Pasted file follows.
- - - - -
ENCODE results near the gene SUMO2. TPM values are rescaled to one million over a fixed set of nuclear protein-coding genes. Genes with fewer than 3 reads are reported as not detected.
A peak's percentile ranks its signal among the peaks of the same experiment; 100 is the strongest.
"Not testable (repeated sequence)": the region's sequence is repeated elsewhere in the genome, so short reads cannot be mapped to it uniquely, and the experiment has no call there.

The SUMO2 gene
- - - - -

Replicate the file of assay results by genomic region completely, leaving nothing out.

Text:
ENCODE results near the gene SUMO2. TPM values are rescaled to one million over a fixed set of nuclear protein-coding genes. Genes with fewer than 3 reads are reported as not detected.
A peak's percentile ranks its signal among the peaks of the same experiment; 100 is the strongest.
"Not testable (repeated sequence)": the region's sequence is repeated elsewhere in the genome, so short reads cannot be mapped to it uniquely, and the experiment has no call there.

The SUMO2 gene